Another area that relates to basal ganglia disorders would be Huntington’s disease. Huntington’s disease
is going to alter the direct pathway as well as the indirect pathway. So here we see the direct pathway.
What happens here is in the direct pathway, you’ll have a loss of GABAergic striatal neurons in this pathway.
These are the neurons coming in through here. As a result of that loss, you have a loss of inhibitory
influence on the globus pallidus. This then will inhibit the thalamus. If the thalamus is inhibited, the cortex
will be understimulated. If you think about the math again, we’ve lost a color. But again, this was a
minus one inhibitory. This was a minus one inhibitory. And this is a plus one. Well here, we’ve lost this first
inhibitory influencer of the pathway, of the circuit and have this inhibitor and this as being an excitor.
So minus one times a plus one gives you a minus one and so, that then gives you this under excitation.
Huntington’s disease also has an influence on the indirect pathway. Here again, loss of the GABAergic
striatal neurons will impact the processing or the circuitry here. As a result, there’ll be a loss of inhibitory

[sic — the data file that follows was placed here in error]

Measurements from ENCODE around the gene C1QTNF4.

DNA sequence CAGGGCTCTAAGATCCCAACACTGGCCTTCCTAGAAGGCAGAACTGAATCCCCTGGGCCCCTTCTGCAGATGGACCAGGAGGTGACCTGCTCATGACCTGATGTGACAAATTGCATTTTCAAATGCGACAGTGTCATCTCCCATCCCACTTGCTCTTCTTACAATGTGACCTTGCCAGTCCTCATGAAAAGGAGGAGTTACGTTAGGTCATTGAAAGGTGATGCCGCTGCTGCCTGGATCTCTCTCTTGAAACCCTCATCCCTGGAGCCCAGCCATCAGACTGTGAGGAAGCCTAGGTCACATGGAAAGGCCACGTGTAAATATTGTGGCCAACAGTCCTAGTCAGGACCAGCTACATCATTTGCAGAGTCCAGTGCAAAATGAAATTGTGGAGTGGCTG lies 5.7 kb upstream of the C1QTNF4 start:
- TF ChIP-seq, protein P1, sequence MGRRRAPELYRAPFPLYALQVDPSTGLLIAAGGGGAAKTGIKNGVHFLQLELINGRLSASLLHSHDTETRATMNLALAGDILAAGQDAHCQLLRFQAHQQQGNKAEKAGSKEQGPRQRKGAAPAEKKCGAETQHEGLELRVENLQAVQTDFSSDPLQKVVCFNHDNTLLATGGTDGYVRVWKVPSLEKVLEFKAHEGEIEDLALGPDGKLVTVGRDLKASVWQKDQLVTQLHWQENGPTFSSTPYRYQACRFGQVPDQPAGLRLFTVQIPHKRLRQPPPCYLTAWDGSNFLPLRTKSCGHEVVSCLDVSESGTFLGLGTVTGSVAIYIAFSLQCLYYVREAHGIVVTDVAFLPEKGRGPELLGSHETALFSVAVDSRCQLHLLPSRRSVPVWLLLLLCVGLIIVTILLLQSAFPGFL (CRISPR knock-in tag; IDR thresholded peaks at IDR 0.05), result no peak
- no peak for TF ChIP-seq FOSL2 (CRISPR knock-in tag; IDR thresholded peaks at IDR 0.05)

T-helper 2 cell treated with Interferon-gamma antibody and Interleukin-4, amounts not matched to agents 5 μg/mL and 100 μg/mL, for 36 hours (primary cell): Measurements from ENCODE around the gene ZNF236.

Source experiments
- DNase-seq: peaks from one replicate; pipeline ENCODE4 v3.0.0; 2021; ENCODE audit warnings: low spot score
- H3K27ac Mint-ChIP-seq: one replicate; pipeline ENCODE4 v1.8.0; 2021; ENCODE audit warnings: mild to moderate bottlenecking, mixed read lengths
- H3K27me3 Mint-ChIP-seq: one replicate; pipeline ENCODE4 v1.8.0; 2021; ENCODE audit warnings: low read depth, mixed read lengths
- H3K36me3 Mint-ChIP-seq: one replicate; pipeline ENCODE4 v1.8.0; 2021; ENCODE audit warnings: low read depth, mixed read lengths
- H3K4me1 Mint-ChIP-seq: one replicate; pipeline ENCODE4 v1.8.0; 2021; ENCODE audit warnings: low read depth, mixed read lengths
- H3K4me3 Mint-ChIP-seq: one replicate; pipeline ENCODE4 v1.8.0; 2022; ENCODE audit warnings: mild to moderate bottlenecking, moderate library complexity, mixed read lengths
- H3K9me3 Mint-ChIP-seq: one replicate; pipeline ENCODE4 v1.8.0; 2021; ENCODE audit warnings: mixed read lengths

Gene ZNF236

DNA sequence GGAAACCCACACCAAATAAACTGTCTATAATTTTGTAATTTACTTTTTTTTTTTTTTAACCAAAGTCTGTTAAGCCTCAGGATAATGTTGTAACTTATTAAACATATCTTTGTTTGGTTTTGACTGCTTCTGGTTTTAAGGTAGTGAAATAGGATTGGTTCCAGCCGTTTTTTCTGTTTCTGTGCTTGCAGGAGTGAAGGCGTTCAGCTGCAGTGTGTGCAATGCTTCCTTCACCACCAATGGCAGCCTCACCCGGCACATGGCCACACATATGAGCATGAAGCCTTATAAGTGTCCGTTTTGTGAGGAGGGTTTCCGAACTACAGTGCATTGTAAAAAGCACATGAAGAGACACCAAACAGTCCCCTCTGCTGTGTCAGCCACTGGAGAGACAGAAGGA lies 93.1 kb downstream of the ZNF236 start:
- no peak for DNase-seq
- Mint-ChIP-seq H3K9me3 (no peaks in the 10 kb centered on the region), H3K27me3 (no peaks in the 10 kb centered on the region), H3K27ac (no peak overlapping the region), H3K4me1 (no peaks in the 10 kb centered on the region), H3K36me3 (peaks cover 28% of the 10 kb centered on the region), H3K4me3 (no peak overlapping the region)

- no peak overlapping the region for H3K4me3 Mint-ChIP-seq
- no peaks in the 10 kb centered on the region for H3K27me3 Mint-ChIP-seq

influence of the indirect pathway. So, if you lose your inhibitory influence then now, you can over excite
your motor cortex. Individuals with Huntington’s will execute motor programs with actually having no
control over that execution. Again, this all relates to math. As you may recall, we had more negative
influencers by one over positive influencers in this pathway. So if you lose one of those influencers
and you had the same number of negative influencers and positive influencers, you then still end up
with a positive or excitatory effect on the cerebral cortex. Here we’re looking at a table that’s going to
identify some of the symptoms of Huntington’s disease as well as structural changes and causes.
Let’s take a look at some of the symptoms that are associated with Huntington’s disease. The first is
chorea. Athetosis is another symptom. Individuals manifest or exhibit personality changes.
Individuals with Huntington’s disease demonstrate dementia. Structural changes: loss of GABAergic
neurons. These are going to be medium sized, spiny neurons from the striatum. Those are the ones
that are impacted or lost. The ventricles will enlarge or expand. This is a genetic disorder that’s
autosomal dominant. What we see genetically is there’s an excessive repeat of three nucleotides: C, G, and A.